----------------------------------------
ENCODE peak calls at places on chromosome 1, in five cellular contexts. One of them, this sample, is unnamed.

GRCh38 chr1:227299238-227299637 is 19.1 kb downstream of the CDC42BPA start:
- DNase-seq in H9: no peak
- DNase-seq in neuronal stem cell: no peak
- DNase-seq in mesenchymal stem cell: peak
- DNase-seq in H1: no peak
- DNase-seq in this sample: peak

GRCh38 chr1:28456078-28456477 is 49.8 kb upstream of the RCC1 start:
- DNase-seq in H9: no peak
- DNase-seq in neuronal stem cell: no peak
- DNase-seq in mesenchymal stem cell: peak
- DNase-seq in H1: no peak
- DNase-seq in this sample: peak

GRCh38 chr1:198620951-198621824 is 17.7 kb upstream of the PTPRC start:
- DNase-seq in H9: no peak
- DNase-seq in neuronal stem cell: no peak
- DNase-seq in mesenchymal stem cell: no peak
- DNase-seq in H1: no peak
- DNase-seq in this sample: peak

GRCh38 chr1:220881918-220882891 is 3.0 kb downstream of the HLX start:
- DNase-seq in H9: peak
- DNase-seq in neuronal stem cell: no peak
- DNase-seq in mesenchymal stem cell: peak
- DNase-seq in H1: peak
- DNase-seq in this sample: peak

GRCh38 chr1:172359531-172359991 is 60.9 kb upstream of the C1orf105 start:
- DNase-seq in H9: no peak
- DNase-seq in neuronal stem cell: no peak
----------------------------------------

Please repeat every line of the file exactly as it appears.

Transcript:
ENCODE peak calls at places on chromosome 1, in five cellular contexts. One of them, this sample, is unnamed.

GRCh38 chr1:227299238-227299637 is 19.1 kb downstream of the CDC42BPA start:
- DNase-seq in H9: no peak
- DNase-seq in neuronal stem cell: no peak
- DNase-seq in mesenchymal stem cell: peak
- DNase-seq in H1: no peak
- DNase-seq in this sample: peak

GRCh38 chr1:28456078-28456477 is 49.8 kb upstream of the RCC1 start:
- DNase-seq in H9: no peak
- DNase-seq in neuronal stem cell: no peak
- DNase-seq in mesenchymal stem cell: peak
- DNase-seq in H1: no peak
- DNase-seq in this sample: peak

GRCh38 chr1:198620951-198621824 is 17.7 kb upstream of the PTPRC start:
- DNase-seq in H9: no peak
- DNase-seq in neuronal stem cell: no peak
- DNase-seq in mesenchymal stem cell: no peak
- DNase-seq in H1: no peak
- DNase-seq in this sample: peak

GRCh38 chr1:220881918-220882891 is 3.0 kb downstream of the HLX start:
- DNase-seq in H9: peak
- DNase-seq in neuronal stem cell: no peak
- DNase-seq in mesenchymal stem cell: peak
- DNase-seq in H1: peak
- DNase-seq in this sample: peak

GRCh38 chr1:172359531-172359991 is 60.9 kb upstream of the C1orf105 start:
- DNase-seq in H9: no peak
- DNase-seq in neuronal stem cell: no peak